Logging into LambdaMoo made me feel like I was on a computer in an 80’s movie. As I watched the cursor blink, patiently awaiting my commands, I quickly realized that my “tech savvy” in the modern age did not translate here. I quickly reverted to the equivalent of my seven year old self when unsure how to win a video game: push buttons. Instead of buttons, I just kept typing directions until I found something interesting.
Ultimately it is a mindset like this that initially made me confused about LambdaMoo. I was thinking, “what are you going to do to entertain me?” when I really should have been pondering about how LambdaMoo could be used to as a conduit for entertainment.
That was LambdaMoo’s point. It isn’t like a video game today, where we are a player in action. Rather, players receive the sensory stimulation (elaborate descriptions of every new room, tunnel, building, etc.) but overall it is simply the background to their interaction. This is their community.
As a guest, I felt like that girl who didn’t know anyone at the party. Actually, I felt like someone who knew no one at the party, who was also blindfolded, put in a closet in some random corner of the house, and trying to find her way towards anything friendly.
My attempts at communicating with other players were laughable, I rarely got responses, except one from what I suppose was a bot since he kept repeating the same three phrases. I kept going south, south, south, figuring keeping to one direction would get me somewhere strange. I ended up in a long tunnel, going down, down, down, until I had reached a fiery pit with some mysterious things happening. I noticed that the description kept growing as a phoenix was described dancing around with another mythical creature.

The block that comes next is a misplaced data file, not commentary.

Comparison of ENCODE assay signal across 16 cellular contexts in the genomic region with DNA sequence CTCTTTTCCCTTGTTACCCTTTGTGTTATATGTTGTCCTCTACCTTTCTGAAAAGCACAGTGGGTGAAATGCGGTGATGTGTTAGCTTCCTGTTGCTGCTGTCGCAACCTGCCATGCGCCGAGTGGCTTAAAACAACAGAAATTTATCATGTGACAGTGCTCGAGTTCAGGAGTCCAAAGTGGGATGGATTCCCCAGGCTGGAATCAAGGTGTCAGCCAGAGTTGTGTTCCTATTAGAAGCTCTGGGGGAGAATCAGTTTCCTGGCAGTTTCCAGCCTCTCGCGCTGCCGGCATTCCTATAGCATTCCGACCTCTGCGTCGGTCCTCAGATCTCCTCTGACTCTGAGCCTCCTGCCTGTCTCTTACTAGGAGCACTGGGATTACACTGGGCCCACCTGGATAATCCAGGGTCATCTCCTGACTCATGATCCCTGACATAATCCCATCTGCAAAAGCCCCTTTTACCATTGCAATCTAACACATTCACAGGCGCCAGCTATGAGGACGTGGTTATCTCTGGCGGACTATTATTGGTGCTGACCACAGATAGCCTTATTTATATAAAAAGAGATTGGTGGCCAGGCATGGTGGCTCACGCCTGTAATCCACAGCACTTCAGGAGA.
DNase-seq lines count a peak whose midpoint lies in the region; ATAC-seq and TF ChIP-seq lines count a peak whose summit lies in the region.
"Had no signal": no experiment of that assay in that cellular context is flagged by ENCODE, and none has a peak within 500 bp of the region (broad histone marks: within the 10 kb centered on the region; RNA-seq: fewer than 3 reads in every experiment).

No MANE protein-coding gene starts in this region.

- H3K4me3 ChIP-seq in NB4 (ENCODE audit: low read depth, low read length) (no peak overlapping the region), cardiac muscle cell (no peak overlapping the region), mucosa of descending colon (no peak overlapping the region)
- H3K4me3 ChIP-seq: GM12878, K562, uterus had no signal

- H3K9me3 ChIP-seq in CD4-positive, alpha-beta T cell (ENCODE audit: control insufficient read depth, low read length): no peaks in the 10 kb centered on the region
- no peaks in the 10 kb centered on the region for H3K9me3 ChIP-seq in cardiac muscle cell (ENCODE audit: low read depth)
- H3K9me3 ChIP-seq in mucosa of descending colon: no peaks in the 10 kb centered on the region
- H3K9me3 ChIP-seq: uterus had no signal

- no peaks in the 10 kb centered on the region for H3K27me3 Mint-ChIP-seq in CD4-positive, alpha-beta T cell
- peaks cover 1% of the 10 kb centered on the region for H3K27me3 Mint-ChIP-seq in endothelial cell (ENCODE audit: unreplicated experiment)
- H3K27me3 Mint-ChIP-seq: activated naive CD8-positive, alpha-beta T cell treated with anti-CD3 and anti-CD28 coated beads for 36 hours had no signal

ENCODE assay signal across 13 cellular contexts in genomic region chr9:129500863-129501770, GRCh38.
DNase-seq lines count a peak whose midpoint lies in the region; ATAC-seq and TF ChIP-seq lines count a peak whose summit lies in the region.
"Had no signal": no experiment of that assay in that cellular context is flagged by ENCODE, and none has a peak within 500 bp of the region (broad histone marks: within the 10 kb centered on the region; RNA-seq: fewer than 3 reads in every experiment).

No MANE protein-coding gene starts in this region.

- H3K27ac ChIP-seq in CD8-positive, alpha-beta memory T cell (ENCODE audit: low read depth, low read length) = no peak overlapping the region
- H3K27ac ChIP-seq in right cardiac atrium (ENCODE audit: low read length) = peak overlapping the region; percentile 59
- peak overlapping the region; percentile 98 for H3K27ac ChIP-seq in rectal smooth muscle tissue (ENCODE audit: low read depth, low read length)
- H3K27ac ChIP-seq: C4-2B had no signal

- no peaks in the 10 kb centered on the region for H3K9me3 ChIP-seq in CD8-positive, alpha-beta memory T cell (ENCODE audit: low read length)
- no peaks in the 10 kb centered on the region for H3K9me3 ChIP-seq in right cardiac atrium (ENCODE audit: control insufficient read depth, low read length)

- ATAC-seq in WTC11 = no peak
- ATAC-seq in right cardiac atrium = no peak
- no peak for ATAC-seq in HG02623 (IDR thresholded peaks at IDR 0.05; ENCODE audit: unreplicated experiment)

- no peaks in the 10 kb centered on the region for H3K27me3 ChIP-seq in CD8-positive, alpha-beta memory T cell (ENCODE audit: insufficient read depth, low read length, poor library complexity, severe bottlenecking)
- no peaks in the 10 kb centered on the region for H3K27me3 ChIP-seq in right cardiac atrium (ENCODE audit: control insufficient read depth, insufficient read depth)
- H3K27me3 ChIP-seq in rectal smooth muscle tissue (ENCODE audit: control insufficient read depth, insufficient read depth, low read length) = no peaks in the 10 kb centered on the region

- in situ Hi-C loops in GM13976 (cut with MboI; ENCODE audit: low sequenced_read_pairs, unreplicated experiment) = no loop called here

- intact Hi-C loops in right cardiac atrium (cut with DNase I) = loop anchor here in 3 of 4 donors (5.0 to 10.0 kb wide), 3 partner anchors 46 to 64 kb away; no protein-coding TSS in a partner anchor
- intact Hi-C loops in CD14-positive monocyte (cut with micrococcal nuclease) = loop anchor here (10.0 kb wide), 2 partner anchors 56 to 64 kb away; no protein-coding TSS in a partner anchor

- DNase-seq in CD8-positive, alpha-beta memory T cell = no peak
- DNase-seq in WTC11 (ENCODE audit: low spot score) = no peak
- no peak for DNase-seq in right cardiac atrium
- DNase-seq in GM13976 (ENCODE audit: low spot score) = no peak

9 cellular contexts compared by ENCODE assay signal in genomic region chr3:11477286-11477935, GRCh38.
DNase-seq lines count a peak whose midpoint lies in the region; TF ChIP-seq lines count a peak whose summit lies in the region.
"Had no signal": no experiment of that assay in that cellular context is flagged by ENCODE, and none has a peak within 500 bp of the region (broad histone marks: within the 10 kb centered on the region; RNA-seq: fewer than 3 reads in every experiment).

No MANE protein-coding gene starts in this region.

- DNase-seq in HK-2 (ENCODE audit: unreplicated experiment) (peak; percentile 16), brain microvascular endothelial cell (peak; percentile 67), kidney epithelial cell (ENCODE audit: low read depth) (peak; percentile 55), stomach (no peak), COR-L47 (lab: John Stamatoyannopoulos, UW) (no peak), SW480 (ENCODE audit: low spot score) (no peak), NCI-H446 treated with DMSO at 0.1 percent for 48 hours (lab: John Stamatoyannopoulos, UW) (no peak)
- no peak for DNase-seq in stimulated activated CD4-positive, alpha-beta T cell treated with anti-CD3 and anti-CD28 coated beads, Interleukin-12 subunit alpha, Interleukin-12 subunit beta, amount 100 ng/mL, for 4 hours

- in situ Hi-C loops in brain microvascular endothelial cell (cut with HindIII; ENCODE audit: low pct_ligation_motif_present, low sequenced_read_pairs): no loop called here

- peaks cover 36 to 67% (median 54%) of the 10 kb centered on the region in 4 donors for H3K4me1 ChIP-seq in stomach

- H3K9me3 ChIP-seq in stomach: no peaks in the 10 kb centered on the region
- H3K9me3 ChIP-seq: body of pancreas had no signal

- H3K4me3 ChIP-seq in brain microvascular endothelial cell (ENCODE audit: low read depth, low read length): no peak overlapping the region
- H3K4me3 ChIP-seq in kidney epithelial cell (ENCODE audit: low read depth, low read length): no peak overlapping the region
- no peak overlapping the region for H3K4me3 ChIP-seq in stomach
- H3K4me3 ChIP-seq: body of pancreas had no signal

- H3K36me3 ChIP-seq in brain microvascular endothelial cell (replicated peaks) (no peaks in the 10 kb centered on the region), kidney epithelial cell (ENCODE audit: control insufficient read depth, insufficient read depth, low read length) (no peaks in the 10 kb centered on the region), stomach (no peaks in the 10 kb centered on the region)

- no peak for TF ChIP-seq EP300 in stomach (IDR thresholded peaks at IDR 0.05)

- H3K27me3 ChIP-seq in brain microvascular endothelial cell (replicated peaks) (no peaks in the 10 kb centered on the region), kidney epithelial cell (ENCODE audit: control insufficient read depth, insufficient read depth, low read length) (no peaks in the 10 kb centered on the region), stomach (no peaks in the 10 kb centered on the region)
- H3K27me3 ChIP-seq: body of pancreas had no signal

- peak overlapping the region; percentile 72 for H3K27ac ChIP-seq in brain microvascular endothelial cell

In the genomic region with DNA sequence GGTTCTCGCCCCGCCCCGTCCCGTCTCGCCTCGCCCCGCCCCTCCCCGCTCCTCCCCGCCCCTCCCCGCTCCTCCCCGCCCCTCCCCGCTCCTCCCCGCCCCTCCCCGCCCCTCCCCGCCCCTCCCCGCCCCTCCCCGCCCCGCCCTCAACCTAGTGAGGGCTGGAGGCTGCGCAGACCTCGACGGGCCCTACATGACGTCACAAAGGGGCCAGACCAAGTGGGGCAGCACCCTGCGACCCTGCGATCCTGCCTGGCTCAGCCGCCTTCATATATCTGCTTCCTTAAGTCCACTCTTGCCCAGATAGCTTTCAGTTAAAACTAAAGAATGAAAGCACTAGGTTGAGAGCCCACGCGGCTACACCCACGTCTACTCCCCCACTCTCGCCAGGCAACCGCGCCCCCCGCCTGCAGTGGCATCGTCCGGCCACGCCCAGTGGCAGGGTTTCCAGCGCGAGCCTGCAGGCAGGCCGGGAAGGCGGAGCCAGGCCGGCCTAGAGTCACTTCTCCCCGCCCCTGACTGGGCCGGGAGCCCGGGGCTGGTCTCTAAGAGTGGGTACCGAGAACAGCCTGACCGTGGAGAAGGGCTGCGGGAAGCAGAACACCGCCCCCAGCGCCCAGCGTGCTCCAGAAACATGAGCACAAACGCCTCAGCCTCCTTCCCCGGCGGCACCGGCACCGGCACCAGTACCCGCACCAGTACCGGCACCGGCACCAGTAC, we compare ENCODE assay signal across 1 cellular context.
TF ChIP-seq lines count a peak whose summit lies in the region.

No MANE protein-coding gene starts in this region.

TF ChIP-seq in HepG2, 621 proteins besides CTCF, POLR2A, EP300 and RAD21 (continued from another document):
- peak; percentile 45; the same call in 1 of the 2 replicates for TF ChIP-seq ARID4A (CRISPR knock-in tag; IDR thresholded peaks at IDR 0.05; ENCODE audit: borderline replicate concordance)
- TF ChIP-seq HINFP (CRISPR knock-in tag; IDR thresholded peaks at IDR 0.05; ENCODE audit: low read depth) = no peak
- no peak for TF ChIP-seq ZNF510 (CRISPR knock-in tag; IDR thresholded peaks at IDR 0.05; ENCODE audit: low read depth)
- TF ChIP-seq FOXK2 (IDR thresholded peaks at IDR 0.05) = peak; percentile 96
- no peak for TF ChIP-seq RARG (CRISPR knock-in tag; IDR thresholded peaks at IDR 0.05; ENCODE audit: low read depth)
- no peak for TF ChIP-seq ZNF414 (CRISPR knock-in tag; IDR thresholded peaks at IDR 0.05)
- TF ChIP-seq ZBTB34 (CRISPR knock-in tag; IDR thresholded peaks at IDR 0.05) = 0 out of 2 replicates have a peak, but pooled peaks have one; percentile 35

It took me a while of reading to realize this wasn’t pre-set data about my setting, but rather two players communicating amongst each other. Battling out via language out of a story book. ( Astoundingly intricate compared to my “emote smile”). That that is what I believe Lynn Cherny tries to describe in her article about speech complexity in MUDs. What outside players view as complex and strange ways of communicating are as fluid as a phoenix dancing among embers to these players.
While I felt no emotional connection to my guest player, I can see how attachments can form. People have built this place. An obvious Jerry Garcia fan has made a whole memorial dedicated to the musician, which I got lost in. There is a birthday machine outside the linen closet that reminds other players of upcoming birthdays, something that smaller communities can revel in. Everyone knows names. Maybe not their real names, but names. I think Rushkoff might be a bit strict on anonymity in this sense.
I do believe we bring ourselves online, whether it be our love for Jerry Garcia or mythical creatures, but that doesn’t necessarily mean it is necessary to tack our name to it. It was strange to think of MOOmembers with names like “Skully” and “the wizards” were real people, but they are. Maybe they’re just enjoying a different facet of their own realities.
So I was a guest, a mildly uncomfortable one at that. However, I don’t mind, like any trip it was an experience. Everyone deserves their own community and whether it is IRL or not isn’t really any of my business.